Denial-of-service attack 

This type of attack overloads servers or networks to make them unable to offer services to users because there are no more resources or bandwidth. A variation of this is a distribute-denial-of-service attack, which is launched from multiple compromised devices.  

SQL injection 

An SQL injection means that malicious code is inserted in a server that uses SQL which leads it to reveal information not normally shared. An attacker can simply submit the code in a website search box if the website is vulnerable.  

Zero-day exploit 

Malicious actors target systems that are not completely protected. In the world of cybersecurity, there are constant updates about vulnerabilities. Once one is discovered work starts to remedy it. Between the time of discovery and patch application, there is an amount of time that leaves systems at the mercy of cyberattacks 

DNS Tunnelling 

DNS is crucial for the existence of the internet. It is how accessing different sites happens. In some cases, a data trail remains. This is comprised of various information about the querant. Nowadays there are a number of tools available to create hidden channels to hide various data transfers and other traffic, or to escape policies applied by network administrators. DNS requests are used to exfiltrate data from a system previously compromised. Attackers can also deploy command and control call-backs from their infrastructure to the breached system. 

Stages of a cyberattack 


The first thing a malicious actor does is to analyze the target and gather as much information as possible about the potential vulnerabilities.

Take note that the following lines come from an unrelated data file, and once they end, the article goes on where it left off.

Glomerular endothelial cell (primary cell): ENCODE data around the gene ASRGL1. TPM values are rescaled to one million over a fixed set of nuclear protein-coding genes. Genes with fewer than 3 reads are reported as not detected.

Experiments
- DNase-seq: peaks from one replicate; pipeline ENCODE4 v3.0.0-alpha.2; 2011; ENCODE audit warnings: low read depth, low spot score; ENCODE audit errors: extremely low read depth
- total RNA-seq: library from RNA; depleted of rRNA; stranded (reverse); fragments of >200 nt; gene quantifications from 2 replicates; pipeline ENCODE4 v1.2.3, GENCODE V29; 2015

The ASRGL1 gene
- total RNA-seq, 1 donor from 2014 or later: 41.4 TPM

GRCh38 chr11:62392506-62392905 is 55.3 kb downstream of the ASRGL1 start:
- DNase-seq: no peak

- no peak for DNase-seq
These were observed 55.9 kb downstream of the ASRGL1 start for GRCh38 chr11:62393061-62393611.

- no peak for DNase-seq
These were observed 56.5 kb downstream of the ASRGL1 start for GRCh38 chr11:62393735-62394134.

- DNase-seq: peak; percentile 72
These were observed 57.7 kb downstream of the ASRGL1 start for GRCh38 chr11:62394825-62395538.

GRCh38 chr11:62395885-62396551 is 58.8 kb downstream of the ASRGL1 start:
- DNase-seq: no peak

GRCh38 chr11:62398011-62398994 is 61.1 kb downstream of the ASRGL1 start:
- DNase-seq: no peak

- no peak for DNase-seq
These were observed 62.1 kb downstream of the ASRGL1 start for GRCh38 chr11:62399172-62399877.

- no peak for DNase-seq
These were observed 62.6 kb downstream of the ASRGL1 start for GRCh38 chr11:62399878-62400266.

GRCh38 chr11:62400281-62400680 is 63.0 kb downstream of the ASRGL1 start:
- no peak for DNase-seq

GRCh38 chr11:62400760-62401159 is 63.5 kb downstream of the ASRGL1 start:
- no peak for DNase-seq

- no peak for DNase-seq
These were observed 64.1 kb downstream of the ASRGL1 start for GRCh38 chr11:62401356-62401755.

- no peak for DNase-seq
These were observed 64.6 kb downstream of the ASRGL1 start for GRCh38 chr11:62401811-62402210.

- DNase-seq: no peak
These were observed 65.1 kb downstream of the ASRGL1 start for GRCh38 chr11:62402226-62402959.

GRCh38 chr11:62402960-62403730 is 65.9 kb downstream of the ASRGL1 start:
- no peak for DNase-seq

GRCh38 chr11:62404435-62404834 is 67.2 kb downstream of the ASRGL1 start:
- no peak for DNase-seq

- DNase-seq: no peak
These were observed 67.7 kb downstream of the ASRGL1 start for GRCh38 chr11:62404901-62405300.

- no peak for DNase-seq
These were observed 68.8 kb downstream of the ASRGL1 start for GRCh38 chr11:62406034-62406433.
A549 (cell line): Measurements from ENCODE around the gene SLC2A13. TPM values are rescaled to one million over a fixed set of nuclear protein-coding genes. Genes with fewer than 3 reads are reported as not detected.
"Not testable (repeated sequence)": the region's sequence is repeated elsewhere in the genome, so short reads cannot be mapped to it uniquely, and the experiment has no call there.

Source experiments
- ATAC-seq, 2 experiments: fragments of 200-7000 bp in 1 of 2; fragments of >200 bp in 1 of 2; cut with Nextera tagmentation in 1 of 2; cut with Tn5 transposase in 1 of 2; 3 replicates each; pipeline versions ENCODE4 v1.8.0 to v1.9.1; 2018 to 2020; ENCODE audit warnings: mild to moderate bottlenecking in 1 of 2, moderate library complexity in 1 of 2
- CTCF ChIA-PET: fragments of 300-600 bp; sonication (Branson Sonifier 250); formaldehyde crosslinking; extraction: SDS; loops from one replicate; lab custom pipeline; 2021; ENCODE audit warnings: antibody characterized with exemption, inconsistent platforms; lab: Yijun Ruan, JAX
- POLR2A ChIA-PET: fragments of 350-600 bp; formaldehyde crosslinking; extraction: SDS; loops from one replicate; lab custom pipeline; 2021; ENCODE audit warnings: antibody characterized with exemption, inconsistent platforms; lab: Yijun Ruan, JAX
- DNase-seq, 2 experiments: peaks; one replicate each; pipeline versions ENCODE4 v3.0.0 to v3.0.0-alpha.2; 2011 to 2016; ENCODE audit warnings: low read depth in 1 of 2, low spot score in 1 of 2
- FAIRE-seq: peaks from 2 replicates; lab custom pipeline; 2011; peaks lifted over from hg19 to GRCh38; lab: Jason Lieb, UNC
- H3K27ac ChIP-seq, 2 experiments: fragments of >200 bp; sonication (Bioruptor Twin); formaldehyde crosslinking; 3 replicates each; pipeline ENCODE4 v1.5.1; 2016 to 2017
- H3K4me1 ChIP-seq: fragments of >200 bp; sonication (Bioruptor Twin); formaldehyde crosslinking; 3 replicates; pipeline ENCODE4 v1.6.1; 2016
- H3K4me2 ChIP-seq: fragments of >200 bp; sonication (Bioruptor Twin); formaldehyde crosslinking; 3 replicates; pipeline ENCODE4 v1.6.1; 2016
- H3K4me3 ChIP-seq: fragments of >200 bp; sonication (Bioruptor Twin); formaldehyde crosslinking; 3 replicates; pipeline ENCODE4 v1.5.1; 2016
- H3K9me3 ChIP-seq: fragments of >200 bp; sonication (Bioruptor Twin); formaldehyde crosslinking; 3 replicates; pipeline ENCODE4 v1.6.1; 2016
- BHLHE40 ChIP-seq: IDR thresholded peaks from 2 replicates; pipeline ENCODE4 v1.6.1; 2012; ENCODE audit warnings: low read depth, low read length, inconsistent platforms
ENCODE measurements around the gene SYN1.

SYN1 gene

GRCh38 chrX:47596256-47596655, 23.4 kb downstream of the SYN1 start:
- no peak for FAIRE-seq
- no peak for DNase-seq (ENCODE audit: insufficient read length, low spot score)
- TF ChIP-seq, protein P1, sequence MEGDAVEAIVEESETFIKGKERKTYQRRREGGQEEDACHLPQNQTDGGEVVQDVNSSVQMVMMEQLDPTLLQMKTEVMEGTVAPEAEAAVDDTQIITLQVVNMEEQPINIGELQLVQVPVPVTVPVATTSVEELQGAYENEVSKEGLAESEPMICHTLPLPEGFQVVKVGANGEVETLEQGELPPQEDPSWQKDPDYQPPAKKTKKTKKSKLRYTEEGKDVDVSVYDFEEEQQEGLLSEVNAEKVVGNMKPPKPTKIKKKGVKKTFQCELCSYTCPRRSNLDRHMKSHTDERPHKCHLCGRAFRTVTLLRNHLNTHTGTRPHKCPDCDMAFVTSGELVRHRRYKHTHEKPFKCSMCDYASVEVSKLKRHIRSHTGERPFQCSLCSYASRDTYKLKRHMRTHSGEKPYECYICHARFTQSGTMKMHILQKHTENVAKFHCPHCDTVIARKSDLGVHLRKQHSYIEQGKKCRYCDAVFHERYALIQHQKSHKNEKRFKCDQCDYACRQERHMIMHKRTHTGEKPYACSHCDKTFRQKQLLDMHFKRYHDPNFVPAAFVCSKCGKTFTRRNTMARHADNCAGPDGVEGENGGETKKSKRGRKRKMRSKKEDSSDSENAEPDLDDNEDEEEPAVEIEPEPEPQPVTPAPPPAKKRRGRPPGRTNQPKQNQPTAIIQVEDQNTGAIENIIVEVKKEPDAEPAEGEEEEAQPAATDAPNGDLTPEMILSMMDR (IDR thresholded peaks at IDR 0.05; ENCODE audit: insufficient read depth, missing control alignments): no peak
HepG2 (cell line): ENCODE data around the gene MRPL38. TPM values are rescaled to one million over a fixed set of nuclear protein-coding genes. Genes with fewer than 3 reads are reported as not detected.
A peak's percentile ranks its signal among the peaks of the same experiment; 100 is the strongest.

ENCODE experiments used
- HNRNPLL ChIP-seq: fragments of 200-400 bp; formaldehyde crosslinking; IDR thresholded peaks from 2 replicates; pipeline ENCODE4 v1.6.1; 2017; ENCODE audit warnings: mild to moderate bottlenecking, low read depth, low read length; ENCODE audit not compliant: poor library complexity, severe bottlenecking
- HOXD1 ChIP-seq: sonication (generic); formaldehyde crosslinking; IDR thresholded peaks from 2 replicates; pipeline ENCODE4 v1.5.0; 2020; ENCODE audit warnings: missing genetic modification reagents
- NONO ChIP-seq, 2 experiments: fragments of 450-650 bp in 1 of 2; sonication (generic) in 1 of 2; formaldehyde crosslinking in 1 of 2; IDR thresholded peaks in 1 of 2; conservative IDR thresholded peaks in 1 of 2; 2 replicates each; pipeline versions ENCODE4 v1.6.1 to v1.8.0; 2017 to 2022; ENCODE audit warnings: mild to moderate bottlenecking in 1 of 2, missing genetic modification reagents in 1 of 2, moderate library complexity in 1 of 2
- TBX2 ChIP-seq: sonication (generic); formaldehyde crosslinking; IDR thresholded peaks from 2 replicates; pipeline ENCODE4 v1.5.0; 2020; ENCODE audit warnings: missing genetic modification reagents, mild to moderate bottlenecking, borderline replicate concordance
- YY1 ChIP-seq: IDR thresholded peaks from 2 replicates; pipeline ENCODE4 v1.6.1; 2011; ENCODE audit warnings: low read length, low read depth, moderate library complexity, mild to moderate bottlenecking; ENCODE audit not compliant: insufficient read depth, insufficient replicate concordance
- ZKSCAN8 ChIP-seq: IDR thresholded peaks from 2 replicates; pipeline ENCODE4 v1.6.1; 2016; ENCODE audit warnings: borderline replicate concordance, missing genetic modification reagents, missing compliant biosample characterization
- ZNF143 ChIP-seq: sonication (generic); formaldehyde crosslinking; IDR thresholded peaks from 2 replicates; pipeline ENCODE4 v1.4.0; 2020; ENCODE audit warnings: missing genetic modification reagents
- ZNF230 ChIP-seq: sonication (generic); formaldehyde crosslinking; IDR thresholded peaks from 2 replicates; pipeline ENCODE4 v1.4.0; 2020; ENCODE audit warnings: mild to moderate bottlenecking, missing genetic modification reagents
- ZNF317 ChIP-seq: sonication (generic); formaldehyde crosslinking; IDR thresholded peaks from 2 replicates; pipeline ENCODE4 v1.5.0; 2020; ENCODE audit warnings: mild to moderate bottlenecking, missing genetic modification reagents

After waiting patiently and building a profile of the victim, attackers know how to find the right moment to exploit the targeted system. They do this through phishing techniques, or by creating a website that lures users into offering sensitive data like login info. 


Once they have gained entrance, they can either obstruct the functionality of the system, take control of it, or change the system to consolidate their presence there. In the latter situation, even if the attackers make their presence known are fought back, and the system goes back to normal, trails remain in the system, undetected, and the malicious actors can continue to have access to their victim’s devices. 


When the breach has happened the perpetrators can accomplish their goal, either ask for a ransom, cause damage to the organization through prolonged downtime, or steal intellectual property, make changes to payment systems for their benefit, etc. 


One of the many problems of current systems is that security staff does not take patching seriously enough and it is not done on time to prevent vulnerabilities. Ransomware-as-a-service is growing rapidly. More and more types of organizations are targeted. Making prevention of cyberattacks a priority will only benefit your company. It is not something to ignore, or not maintain updated. The future of your business is at stake